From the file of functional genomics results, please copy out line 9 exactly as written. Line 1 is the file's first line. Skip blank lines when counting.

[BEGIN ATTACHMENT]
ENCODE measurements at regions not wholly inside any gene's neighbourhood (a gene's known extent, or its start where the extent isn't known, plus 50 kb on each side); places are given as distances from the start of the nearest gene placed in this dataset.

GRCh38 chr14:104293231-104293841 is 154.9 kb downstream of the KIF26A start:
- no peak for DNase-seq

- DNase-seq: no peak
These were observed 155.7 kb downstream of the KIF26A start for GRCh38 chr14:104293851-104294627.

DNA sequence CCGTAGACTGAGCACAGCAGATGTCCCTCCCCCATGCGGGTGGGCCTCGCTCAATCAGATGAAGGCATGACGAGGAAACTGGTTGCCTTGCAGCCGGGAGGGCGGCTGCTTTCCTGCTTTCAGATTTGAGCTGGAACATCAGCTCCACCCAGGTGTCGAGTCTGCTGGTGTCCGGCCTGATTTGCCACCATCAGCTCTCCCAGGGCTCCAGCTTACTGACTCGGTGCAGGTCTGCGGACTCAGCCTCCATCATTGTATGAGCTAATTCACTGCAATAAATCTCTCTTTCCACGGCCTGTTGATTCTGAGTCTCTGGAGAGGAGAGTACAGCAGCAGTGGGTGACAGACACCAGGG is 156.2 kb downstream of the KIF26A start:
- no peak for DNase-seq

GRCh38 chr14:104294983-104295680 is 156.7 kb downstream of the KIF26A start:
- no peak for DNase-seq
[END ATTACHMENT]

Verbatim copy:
- no peak for DNase-seq